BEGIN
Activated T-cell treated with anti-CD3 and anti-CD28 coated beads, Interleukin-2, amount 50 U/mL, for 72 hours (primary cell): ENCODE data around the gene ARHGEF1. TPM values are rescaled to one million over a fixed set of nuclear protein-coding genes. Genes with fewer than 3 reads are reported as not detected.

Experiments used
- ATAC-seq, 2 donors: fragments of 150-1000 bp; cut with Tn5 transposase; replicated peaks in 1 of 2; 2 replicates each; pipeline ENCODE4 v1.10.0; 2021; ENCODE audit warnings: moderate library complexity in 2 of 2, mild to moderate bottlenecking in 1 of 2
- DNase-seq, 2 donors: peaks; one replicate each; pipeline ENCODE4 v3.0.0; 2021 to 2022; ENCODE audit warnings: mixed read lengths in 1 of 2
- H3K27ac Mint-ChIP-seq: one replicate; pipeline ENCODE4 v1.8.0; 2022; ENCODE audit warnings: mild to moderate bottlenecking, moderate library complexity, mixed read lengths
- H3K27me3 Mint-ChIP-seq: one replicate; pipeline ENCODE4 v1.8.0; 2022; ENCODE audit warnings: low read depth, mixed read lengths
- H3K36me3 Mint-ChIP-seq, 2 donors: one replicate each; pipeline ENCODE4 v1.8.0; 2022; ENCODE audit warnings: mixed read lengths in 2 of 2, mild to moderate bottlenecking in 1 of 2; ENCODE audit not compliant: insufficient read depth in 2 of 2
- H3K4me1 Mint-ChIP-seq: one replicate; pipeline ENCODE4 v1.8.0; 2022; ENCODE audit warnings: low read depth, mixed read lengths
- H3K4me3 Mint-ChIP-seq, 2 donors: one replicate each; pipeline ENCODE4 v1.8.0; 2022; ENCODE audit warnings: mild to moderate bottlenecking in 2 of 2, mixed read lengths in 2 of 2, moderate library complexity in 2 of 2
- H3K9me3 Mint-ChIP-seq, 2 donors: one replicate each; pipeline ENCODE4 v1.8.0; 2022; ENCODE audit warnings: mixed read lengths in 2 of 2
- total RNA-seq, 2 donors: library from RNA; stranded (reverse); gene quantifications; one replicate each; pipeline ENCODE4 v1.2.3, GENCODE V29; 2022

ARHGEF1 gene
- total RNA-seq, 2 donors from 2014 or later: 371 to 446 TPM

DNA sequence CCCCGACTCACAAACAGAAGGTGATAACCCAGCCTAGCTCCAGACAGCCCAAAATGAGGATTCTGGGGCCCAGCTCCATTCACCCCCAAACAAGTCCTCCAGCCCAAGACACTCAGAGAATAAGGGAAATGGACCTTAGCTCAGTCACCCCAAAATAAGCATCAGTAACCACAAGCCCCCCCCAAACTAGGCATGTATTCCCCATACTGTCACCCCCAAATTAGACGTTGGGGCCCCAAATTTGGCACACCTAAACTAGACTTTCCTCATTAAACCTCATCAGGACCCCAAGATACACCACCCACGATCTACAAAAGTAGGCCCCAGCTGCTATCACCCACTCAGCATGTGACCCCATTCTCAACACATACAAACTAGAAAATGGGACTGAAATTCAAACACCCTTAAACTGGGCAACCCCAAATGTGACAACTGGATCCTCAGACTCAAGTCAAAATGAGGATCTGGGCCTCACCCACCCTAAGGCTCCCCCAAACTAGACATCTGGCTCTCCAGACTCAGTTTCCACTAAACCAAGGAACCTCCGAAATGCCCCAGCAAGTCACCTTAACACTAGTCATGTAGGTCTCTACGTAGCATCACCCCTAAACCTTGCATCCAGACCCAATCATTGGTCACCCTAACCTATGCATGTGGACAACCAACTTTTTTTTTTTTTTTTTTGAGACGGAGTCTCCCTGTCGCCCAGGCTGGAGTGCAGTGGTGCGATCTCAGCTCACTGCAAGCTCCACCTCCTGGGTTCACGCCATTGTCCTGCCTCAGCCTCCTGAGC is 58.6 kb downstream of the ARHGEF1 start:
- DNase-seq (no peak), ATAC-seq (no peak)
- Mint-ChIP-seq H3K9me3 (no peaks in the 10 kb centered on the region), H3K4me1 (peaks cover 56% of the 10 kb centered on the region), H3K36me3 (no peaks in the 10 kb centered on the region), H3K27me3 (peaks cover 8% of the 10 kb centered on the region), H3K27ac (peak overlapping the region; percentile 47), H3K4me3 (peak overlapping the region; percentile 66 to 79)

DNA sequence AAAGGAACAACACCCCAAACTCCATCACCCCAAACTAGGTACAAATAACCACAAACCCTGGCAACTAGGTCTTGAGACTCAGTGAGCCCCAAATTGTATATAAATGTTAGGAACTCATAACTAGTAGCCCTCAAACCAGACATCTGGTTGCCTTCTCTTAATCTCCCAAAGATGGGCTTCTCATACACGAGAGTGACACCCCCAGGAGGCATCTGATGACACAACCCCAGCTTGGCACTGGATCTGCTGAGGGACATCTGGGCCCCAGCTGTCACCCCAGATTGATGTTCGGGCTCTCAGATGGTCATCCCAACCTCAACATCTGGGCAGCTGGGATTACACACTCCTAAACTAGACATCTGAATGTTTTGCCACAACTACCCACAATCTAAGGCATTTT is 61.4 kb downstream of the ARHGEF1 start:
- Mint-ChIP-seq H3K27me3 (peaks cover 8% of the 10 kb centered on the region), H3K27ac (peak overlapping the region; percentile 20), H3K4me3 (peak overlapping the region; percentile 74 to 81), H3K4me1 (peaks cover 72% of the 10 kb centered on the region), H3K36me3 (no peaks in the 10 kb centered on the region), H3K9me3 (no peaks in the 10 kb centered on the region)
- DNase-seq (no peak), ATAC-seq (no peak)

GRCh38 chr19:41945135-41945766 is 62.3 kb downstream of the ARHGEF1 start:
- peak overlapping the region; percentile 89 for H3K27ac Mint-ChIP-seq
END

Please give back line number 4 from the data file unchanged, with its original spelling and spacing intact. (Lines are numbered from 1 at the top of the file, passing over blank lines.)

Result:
- DNase-seq, 2 donors: peaks; one replicate each; pipeline ENCODE4 v3.0.0; 2021 to 2022; ENCODE audit warnings: mixed read lengths in 1 of 2